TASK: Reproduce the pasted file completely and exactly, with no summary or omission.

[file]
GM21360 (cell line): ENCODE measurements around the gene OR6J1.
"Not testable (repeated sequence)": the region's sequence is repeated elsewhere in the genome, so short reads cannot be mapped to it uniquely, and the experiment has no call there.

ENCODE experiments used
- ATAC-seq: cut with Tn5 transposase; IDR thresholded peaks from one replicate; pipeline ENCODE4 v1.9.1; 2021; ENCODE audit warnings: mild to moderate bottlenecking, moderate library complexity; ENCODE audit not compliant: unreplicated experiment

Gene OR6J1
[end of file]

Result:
GM21360 (cell line): ENCODE measurements around the gene OR6J1.
"Not testable (repeated sequence)": the region's sequence is repeated elsewhere in the genome, so short reads cannot be mapped to it uniquely, and the experiment has no call there.

ENCODE experiments used
- ATAC-seq: cut with Tn5 transposase; IDR thresholded peaks from one replicate; pipeline ENCODE4 v1.9.1; 2021; ENCODE audit warnings: mild to moderate bottlenecking, moderate library complexity; ENCODE audit not compliant: unreplicated experiment

Gene OR6J1